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Toyo Cuts Team Captain Saito in Ruthless Pursuit of Hakone Title Defense

http://hochi.yomiuri.co.jp/sports/etc/news/20121210-OHT1T00284.htm

translated and edited by Brett Larner

Takashi Saito anchors Toyo University to a course record win at the 2012 Hakone Ekiden.

Earlier this week the sixteen-man entry lists for the Jan. 2nd-3rd 89th running of the ten-stage, 217.9 km Hakone Ekiden were released.  In pursuit of a title defense, Toyo University cut the team's captain, senior Takashi Saito who last year ran the fastest time on the anchor stage, from its roster of ten starters and six alternates.  At a press conference in Tokyo, Toyo head coach Toshiyuki Sakai explained that the team's depth and quality has improved dramatically over the last year to fill the void left by the graduated Ryuji Kashiwabara (Team Fujitsu), saying, "In comparing Saito's fitness to the other athletes he did not measure up."

Toyo is chasing the first fifth-straight Day One win in Hakone history along with a second-straight overall win, an achievement that would make it the undisputed king.  At the 2012 Hakone Ekiden Saito was the fastest athlete in the field on the anchor stage, crossing the goal tape to give Toyo an historic 10:51:36 course record win, eight minutes faster than the previous record.  In November he ran a 10000 m PB of 29:14.57 but was cut from the team despite showing that he is in good shape.  Sakai was firm as he said, "We have a lot of guys who are in better shape than Saito.  Personally speaking I didn't want to cut him, but the member selection process must be fair and impartial."  He told Saito, "You were #17 on the list.  I expect you to fulfill your leadership role as captain of the team."  Saito was crushed by the decision, tears streaming down his face.

The image of Saito crossing the finish line with his right arm raised in victory and giving the #1 sign is central on the promotional posters for the 2013 Hakone Ekiden, making him the public face of Toyo this year.  The captaincy has been a jinx for Toyo seniors, as apart from Kashiwabara no Toyo captain has run Hakone since 2007.  After hearing that he had been cut Saito called Toyo's 2009 captain Keita Kamaishi, now working at Sendai Ikuei H.S. "There is still important work for you to do as captain," Kamaishi told him, urging him to support the starting members.  Saito swore to do his best.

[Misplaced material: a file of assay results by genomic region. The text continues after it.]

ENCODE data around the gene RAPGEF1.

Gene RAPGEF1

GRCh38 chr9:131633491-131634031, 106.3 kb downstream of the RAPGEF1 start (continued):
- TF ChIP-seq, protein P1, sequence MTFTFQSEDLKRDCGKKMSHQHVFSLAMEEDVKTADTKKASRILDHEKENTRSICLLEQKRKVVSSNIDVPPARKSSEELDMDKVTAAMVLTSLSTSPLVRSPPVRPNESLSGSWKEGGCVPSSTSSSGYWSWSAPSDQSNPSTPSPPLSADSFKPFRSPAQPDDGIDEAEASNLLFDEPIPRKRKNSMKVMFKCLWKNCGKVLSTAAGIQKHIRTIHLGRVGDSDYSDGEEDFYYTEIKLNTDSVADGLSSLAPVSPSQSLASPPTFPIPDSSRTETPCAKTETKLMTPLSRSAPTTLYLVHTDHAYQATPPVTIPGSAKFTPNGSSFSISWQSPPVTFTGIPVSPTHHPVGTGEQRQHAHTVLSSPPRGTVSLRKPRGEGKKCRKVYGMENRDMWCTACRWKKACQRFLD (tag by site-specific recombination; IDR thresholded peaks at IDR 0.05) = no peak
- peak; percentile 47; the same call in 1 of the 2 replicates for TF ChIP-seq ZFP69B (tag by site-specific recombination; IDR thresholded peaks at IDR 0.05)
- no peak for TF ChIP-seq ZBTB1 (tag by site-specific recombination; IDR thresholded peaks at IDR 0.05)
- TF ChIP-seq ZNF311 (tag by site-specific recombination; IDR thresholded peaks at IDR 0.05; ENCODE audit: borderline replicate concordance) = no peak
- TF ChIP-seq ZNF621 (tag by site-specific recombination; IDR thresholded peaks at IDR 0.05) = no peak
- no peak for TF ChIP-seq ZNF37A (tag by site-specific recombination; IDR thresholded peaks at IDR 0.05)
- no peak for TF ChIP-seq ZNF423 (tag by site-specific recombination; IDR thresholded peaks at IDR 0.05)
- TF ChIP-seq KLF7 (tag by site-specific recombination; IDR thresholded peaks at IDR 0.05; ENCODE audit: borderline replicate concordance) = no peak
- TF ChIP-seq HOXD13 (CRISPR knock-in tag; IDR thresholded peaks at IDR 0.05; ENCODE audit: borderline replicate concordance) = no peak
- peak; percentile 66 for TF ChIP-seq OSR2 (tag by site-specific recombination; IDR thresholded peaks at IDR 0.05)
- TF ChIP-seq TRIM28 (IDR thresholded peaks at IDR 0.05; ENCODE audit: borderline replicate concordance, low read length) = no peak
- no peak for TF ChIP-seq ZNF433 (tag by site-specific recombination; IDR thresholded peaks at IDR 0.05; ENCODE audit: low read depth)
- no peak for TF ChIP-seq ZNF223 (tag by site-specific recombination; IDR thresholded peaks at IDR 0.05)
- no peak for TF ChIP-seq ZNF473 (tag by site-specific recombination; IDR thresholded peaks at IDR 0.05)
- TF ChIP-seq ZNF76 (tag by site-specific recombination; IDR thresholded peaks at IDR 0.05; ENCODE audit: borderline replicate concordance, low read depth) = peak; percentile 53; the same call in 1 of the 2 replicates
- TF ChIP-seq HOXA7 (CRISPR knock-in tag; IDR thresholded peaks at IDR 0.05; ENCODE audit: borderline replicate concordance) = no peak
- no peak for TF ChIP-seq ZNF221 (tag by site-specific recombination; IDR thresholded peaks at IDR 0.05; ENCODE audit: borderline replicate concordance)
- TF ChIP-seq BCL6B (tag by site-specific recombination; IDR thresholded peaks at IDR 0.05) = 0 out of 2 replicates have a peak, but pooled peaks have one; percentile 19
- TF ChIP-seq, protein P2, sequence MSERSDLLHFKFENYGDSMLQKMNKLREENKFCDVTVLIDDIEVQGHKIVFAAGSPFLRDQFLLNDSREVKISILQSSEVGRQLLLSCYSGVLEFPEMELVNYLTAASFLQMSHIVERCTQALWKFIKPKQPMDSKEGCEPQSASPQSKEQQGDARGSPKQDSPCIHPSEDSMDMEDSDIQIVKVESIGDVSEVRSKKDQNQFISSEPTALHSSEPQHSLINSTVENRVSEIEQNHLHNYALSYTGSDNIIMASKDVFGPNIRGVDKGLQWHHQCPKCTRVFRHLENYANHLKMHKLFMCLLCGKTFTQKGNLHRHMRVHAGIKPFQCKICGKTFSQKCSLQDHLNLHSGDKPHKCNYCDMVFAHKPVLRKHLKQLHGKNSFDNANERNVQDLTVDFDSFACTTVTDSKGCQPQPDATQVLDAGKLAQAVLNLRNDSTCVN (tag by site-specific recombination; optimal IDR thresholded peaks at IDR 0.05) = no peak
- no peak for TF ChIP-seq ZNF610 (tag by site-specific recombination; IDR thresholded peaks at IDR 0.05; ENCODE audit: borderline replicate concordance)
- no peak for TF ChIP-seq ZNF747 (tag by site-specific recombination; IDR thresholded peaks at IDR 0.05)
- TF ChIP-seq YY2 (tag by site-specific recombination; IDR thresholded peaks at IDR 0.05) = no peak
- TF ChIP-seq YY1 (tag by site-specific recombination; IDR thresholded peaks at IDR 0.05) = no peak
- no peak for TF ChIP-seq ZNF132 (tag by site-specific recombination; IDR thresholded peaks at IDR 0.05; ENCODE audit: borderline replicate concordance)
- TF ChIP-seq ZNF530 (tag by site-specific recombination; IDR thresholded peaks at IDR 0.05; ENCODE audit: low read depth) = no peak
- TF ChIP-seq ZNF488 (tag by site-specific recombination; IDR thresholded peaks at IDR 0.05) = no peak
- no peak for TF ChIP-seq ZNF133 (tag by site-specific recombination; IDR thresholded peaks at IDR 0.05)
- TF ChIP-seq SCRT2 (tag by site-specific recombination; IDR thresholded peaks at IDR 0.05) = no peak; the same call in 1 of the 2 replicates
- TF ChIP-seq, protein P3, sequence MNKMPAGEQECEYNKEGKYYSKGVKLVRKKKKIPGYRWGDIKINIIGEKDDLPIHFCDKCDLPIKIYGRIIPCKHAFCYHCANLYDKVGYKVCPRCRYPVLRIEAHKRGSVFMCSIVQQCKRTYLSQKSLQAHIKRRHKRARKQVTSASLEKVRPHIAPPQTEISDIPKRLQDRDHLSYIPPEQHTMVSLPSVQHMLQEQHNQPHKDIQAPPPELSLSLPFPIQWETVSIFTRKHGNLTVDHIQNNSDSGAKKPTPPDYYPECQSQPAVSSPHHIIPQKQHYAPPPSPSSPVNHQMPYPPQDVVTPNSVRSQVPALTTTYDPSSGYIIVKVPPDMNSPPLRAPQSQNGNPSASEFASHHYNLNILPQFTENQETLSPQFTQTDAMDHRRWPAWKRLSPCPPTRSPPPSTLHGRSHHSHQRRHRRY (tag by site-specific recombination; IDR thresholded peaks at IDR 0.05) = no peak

Sakai may appear ruthless, but it's also true that his decision shows how serious and ready to do battle Toyo is.  Led by identical twin juniors Keita and Yuta Shitara, four men on the entry list have sub-29 bests for 10000 m.  "I'm considering two different stages for each of the sixteen members," said Sakai.  He is confident that each of them can lead whichever stage they end up running.  On the critical question of Kashiwabara's successor on the nearly 1 km-climb Fifth Stage he commented confidently, "We can't even think about somebody living up to Kashiwabara's achievements, but as long as our Fifth Stage runner does not break down I think he will make the top three on time along with all our other men on their own stages."

Toyo's sixteen-man lineup for its pursuit of history is set in stone.  "This time we are on our way to the overall win," said coach Sakai.  "Our theme this year has been how to emerge from the Kashiwabara era.  I don't want to come out of this with anyone being able to say that we are weaker now."  With the cold and ruthless leadership necessary to make the tough decisions, he believes he has put together the strongest team he can.

Comments

Brett Larner said…
I have to admit this story brings a tear to my eye.

I'll never forget the post-Hakone documentary a few years ago when they showed footage of Toyo's then-captain Kazuki Onishi being cut from the roster. He was scheduled to run the 6th Stage, the first one on the second day, and went out for his pre-dawn warmup. When he got back the coach called him in to his room and told him, "I've decided to replace you with an alternate. I expect you to maintain your leadership today to help the team achieve the win. Do you understand?" Onishi just stood there crying and said, "Yes, sir." Heartbreaking.

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